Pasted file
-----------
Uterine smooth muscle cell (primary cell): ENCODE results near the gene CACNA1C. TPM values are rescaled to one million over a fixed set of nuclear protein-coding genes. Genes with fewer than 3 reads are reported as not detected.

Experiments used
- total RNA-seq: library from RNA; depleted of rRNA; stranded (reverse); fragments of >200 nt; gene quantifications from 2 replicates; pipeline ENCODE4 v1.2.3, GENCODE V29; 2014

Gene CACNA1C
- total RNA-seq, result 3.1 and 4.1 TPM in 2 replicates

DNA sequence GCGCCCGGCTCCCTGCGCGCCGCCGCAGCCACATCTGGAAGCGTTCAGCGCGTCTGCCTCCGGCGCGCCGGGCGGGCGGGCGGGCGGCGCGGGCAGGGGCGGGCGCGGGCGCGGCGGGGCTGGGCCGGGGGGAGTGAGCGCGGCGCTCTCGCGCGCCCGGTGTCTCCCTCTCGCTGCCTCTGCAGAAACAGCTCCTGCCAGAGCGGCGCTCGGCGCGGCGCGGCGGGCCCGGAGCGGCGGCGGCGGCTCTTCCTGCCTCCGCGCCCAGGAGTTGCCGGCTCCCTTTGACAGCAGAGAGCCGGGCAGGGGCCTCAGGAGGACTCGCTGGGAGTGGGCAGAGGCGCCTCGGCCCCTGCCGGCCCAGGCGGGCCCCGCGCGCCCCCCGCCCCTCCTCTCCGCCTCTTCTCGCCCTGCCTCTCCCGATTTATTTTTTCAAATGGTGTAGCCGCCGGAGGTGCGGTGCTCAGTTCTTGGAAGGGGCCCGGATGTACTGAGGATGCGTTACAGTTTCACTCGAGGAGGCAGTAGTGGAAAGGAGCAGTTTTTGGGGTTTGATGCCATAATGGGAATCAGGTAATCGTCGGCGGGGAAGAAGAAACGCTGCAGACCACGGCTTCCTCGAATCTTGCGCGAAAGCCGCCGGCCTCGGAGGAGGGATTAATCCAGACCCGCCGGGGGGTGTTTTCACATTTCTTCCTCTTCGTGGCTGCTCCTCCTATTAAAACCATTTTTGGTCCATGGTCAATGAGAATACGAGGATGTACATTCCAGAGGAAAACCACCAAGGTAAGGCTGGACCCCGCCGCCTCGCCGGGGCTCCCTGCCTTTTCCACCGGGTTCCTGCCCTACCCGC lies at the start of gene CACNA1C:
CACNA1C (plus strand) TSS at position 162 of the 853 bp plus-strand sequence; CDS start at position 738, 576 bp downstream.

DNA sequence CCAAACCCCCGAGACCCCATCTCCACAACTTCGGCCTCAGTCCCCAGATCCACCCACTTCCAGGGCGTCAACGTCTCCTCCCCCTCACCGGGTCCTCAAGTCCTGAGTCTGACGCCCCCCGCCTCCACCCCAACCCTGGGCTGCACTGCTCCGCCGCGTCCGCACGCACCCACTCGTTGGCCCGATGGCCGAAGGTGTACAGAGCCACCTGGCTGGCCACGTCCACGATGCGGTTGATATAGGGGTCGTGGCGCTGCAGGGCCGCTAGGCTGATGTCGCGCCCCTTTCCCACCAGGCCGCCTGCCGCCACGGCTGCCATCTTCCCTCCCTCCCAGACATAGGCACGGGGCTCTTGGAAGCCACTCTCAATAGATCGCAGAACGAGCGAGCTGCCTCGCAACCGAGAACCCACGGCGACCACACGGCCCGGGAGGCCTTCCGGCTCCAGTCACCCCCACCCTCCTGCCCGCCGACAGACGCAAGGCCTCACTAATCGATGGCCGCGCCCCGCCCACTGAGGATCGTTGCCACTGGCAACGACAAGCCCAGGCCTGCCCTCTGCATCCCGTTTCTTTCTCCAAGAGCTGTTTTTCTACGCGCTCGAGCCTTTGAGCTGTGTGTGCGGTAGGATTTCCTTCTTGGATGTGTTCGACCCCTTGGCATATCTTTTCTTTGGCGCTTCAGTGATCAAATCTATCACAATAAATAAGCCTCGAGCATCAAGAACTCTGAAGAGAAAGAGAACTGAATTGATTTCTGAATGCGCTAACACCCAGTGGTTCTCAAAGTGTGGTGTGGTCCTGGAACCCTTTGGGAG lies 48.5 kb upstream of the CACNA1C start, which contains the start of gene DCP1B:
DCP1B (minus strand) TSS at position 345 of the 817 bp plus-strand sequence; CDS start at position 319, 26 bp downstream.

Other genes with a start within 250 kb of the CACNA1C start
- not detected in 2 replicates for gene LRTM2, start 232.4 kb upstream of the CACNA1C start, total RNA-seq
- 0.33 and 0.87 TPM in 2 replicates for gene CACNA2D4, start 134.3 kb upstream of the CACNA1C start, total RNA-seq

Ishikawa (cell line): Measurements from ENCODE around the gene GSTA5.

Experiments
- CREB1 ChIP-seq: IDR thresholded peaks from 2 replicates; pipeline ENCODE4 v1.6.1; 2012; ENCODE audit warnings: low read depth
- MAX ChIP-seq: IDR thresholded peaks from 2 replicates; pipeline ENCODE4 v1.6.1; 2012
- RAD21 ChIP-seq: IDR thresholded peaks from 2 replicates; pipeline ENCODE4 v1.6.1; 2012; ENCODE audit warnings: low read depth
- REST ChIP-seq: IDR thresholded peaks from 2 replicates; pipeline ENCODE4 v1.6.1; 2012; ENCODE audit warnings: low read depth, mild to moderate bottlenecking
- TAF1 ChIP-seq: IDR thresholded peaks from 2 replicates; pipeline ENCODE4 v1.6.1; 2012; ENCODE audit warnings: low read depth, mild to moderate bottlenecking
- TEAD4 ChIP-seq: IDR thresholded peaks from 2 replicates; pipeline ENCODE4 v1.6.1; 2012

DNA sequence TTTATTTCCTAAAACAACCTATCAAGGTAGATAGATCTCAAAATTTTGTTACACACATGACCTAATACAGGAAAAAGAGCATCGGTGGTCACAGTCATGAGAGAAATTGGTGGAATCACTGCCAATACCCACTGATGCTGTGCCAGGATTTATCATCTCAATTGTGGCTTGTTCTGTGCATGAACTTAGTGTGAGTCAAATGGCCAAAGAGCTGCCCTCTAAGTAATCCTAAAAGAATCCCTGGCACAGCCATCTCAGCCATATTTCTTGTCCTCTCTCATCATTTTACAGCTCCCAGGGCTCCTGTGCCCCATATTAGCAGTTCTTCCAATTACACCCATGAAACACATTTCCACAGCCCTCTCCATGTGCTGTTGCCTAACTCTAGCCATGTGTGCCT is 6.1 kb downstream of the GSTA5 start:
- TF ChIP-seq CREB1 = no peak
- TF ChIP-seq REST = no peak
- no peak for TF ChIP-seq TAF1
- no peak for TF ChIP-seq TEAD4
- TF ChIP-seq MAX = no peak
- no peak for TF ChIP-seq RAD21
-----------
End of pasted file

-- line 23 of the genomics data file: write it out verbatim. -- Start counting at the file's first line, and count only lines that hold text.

- TF ChIP-seq REST = no peak